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Founding of Smith College 

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    "0 I wish 
    That I were some great princess, I would build
    Far off from men a college like a man's,
    And I would teach them all that men are taught;
    We are twice as quick!"

    -- Alfred Lord Tennyson, "The Princess: A Medley" (Prologue), 1847-1853.
    Published in Enoch Arden &tc., a book owned by Sophia Smith.

    See "Sophia's Choice," a bibliography of her books.

    "Then I told her if I had anything to do with the matter she must first settle it in her mind that she herself was responsible for the disposition of the property. God had allowed her brother Austin to accumulate it, but evidently He appointed her as the one to determine the uses to which it should be put." 

    -- Rev. John M. Greene, "Journal," 1 July 1861

For help with her decision for the disposition of her fortune, Sophia Smith turned to her pastor, John Morton Greene, as well as other advisors. Among the options considered were bequests to Amherst College (Rev. Greene's alma mater) and to the nearby Mount Holyoke Female Seminary, which had been educating young women since 1837. 

Initially, Sophia settled on a variety of projects, including a school for the deaf -- a logical choice in light of her own struggles with impaired hearing. Smith College may, at least in part, owe its very existence to the fact that John Clarke died before she did, endowing a school for the deaf (today the acclaimed Clarke School in Northampton) and prompting Sophia to abandon her plan.

The "Last Will and Testament of Miss Sophia Smith" was not completed until March of 1870, only three months before she died but nine years (and many revisions) after first meeting about the matter with John Greene. This final version supported "the establishment and maintenance of an Institution for the higher education of young women, with the design to furnish for my own sex means and facilities for the education equal to those which are afforded now in our Colleges to young men."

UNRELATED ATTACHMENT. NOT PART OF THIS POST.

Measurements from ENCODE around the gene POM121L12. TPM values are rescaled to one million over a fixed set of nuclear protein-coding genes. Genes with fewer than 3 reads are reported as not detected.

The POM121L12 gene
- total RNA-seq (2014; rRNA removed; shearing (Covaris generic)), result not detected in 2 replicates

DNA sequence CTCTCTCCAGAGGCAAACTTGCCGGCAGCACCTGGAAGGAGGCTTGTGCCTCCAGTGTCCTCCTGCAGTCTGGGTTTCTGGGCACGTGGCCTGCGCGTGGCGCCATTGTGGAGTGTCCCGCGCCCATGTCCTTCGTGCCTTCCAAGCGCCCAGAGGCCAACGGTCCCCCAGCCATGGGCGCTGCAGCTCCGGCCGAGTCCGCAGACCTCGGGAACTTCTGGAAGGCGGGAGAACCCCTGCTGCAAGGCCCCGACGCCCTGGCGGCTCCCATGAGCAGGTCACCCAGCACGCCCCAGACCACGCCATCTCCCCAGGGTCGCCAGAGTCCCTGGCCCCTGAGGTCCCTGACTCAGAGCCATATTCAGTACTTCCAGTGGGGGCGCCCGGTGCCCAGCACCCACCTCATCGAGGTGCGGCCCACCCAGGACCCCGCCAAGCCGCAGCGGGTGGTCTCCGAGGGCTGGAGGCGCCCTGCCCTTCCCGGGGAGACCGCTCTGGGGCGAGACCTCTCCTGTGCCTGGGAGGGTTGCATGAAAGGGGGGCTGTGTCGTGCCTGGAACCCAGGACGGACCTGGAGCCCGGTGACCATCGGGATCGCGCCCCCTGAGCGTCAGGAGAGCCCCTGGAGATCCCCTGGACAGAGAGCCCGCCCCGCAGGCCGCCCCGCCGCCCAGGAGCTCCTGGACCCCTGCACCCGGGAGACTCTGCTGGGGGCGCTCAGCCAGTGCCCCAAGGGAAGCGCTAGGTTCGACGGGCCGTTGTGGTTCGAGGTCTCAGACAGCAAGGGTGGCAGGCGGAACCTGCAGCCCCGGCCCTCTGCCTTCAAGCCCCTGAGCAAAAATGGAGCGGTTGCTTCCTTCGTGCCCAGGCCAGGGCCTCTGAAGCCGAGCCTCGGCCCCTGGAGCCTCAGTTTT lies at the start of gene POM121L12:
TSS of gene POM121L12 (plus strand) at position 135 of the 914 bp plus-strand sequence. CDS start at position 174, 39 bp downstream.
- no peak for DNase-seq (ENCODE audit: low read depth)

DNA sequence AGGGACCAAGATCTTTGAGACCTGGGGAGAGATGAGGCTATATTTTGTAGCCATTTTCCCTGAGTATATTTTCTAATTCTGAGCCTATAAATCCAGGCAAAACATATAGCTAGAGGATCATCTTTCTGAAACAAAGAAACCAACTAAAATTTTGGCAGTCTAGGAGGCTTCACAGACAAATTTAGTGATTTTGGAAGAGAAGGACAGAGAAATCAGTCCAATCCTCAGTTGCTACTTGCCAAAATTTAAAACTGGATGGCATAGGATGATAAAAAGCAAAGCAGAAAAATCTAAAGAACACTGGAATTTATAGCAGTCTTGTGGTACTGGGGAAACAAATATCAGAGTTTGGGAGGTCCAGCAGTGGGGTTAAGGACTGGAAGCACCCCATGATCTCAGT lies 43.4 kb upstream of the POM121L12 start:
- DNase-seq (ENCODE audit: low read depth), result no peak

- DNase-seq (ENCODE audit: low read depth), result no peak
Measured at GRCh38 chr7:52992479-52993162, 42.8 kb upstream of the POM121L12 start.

The will also made three gifts to religious societies and eighteen female relatives, and it provided for the establishment of the Smith Academy in Hatfield for the education of both sexes, animated GIF imagerequiring, too, that "the number of female teachers shall be equal or one less than that of the male teachers" and that the female teachers must have a voice in the management of the School...."

When Sophia Smith died in June 1870, her obituary appeared in the same issue of the Hampshire Gazette and Northampton Courier that announced the death of Charles Dickens and the first annual meeting of theWomen's Suffrage Committee of Hampshire County. Her estate was larger than people had thought.
 

The claim is justly made for the old town of Northampton, Massachusetts, that it makes provisions for a wide variety of earthly needs. It contains a lunatic asylum, an institute for the deaf and dumb, a water cure establishment -- and a girls' college.
    Douglas Z. Doty, "Life at a Girls' College," Munsey's Magazine, September 1897

The Question of Location

As originally conceived in an 1868 version of her will, the college was to be located "on or near Main Street" in Sophia Smith's home town of Hatfield. However, John M. Greene and other "friends of the college" felt this would be a disastrous mistake. Some advocated situating it in larger cities such as Worcester or Springfield; others believed the location should be determined by the board of trustees -- in which case, Sophia Smith feared, the "Amherst professors" on the board would manage to make her college an adjunt of either Amherst College or Mount Holyoke Seminary. John M. Greene, seeking compromise, set about in February of 1869 to secure Northampton for the site, and wrote a series of letters to Sophia Smith proposing the change.

More on Hatfield vs. Northampton

Smith College was chartered in 1871 and opened in 1875. While most would agree that the college embodies the values and vision inherent in its earliest blueprint, some scholars question whether Sophia Smith herself conceived this pathbreaking plan or whether she merely endorsed an idea proposed by Reverend Greene. The wording of the will may likewise be Sophia's own -- or may not be. And while Sophia Smith has been described as yielding and submissive, there is evidence that her interest in women and their academic aspirations was genuine and longstanding.

John M. Greene outlived his parishioner by fifty years and recorded the history of the development of the college as he remembered it. The trustees appointed in Sophia's will, including Greene, and the president they hired, L. Clark Seelye,
built the college using Sophia's vision as its foundation, and the new institution grew rapidly to be one of the largest and most respected colleges for women in the world.
 

"It ought to be stated here that Smith College is not to be a rival to Mount Holyoke Seminary or in any way unfriendly to it. It purposes to open a course of study upon which such of the graduates of Mount Holyoke, Bradford, &c., as choose can enter and proceed much further than women have been able to pursue their studies in any institution in our country. It is no more an antagonist of Mount Holyoke Seminary than Harvard College is to Phillips Academy, or our High school."

    Anonymous editorial opinion, 
    Lowell Daily Citizen and News,
    8 October 1872


Documents

Last Will and Testament of Sophia Smith, 1873

"Smith College," an article appearing in Scribner's Monthly, May 1877 Early editorial opinions about Smith College

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Funded by a grant from the Andrew W. Mellon Foundation